View Full Version : Mini-Guide: Aggro Priority Order when fighting bosses

10-21-2011, 08:37 PM
I have with some dismay, noticed that in PvE, making sure that the right class gets aggro has become quite difficult. Many players simply refuse to do their job in a group. This is a huge problem for bosses.

Note that this is primarily geared towards the end-game as in early game, the difficulty level is such that most players of any class can hold aggro.

What is aggro?

From the WOW Wiki, but appropriate here:

Aggro is understood to be the condition of a particular mob [or boss] attacking a particular character, while threat is the numeric value that each attacker has towards each character on its threat list. ... Holding aggro is done by (usually) one person (the tank) who uses his abilities to make the enemy attack him and no one else. ... Aggro control is the art and work which is done by all members of a party to force the mob to attack the tank(s).


Aggro should always be in this order:

Bear > Bird > Pally > Int Mage/Dex mage

1. Bear should always be the first one to try to hold aggro simply due to their crowd control abilities and the fact that they have the highest Hp. Dex bears should also hold aggro against bosses (consider switching to tanking gear if you have difficulties surviving). Even dex bears are better equipped than other classes (except perhaps warbird and pally, but bears do have certain advantages over them that turns things in their favour). Finally, bears have crowd control abilities. Many bosses are resistant to repulse, cannot be frozen, nor rooted. If the bear dies, then the mage can revive.

Taunt should always be used aggressively. If the enemy boss has engaged a "squishy", use beckon to pull them away. When stomping, always attempt to stomp into walls or an object.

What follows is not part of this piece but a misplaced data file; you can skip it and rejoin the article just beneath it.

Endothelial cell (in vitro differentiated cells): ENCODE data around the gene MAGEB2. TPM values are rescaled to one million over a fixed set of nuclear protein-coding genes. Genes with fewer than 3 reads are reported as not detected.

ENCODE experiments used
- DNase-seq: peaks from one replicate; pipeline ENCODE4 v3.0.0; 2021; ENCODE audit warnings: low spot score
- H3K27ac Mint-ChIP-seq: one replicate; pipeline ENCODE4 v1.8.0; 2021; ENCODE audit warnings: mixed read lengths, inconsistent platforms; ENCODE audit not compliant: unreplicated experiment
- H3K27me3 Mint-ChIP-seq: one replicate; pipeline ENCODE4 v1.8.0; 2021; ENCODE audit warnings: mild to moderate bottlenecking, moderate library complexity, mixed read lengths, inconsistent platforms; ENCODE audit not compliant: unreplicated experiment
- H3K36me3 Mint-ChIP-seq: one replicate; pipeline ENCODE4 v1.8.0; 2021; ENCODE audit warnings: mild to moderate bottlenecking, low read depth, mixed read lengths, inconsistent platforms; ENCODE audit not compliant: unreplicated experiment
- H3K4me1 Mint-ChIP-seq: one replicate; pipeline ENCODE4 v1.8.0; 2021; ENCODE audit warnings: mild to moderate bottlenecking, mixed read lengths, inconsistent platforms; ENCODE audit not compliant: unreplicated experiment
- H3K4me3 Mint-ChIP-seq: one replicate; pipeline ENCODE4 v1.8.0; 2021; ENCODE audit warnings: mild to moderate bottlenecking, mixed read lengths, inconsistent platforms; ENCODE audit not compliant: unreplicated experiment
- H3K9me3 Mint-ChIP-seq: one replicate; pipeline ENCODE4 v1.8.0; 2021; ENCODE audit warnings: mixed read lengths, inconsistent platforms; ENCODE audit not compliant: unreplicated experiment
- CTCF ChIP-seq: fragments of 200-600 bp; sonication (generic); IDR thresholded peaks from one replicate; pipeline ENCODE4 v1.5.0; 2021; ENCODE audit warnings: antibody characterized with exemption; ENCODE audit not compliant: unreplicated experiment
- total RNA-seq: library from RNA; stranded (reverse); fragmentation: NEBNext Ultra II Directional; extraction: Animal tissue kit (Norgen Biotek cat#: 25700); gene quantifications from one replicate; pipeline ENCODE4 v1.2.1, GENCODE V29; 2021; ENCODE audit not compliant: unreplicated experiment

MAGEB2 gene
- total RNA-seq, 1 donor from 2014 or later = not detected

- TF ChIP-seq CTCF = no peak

2. Next in line is bird. Absent of a bear or in the presence of a bear that doesn't tank well (ex: most bears in PUGs:apologetic:), birds in theory at least can unload the most damage onto a single target. Furthermore, the auto bow means that kiting is much easier and although there are many bosses that resist it now, they also have repulse. Again, if the bird dies, it can be revived.

Warbird throws this all into disarray. Their single target damage is greater than that of a pally, but substantially less than int and dex mages. Without any crowd control abilities, this makes gaining aggro as warbird difficult. Nonetheless, warbirds should try their best to gain aggro as they are reasonably well equipped to handle aggro. The lack of a ranged auto weapon is compensated by the increased durability. In most cases for pure PvE players, I recommend if possible to stay pure dex (or at least give it a try).

Break armor should generally be the first spell used. This amplifies the damage from all other spells. Blinding shot should also be used to debuff the enemy. Of more limited use is repulse (many bosses now resist it). Thorn can be used, although it isn't to root the enemy, but for the debuff effects and to set up for a nature strike (spam this as mage lightning recharges every 3 seconds).

3. Pally should be next in line, absent of all that (or if the birds and bears don't hold aggro ... bad party). Pallies in strength sets with heal and mana shield are reasonably durable. The difficulty is that due to their low damage output and lack of crowd control, getting aggro can be quite difficult. They should be near the end of the line as they can rev. One of the defining features of a good pally from a bad one is if they are able to gain aggro and overcome their weaknesses in damage output.

For all types of mages, debuffs should be used first. Generally, I haven't found a combination of spells that unloads the most damage. Hot flash is worthless against bosses, so basically, spam spells as they recharge. One exception may be the drain life, which has a long recharge - try to use while the blessings of might buff is active. Don't expect ice to freeze either.

4. Int and dex mages should always be the last in line to gain aggro. They have higher damage output to a single target than bears (both str and dex), warbirds, and pallies, which makes their propensity to get aggro very high. They are squishy and need to be kept in a support role. Like pally, they can rev, which makes it critical ... particularly in parties with only 1 mage. In fact with parties of 4-5 with only 1 mage, perhaps the int/dex mages should deliberately under-fire. This is the only time that anybody should not unload everything they have.

In the presence of a good team, int and dex mages should always fire everything like everyone else, as in a good team, they should not have to be concerned with holding aggro. They may get it for brief periods of time, but for sustained periods of time, it should be held by mainly str-based builds or birds.

Other thoughts: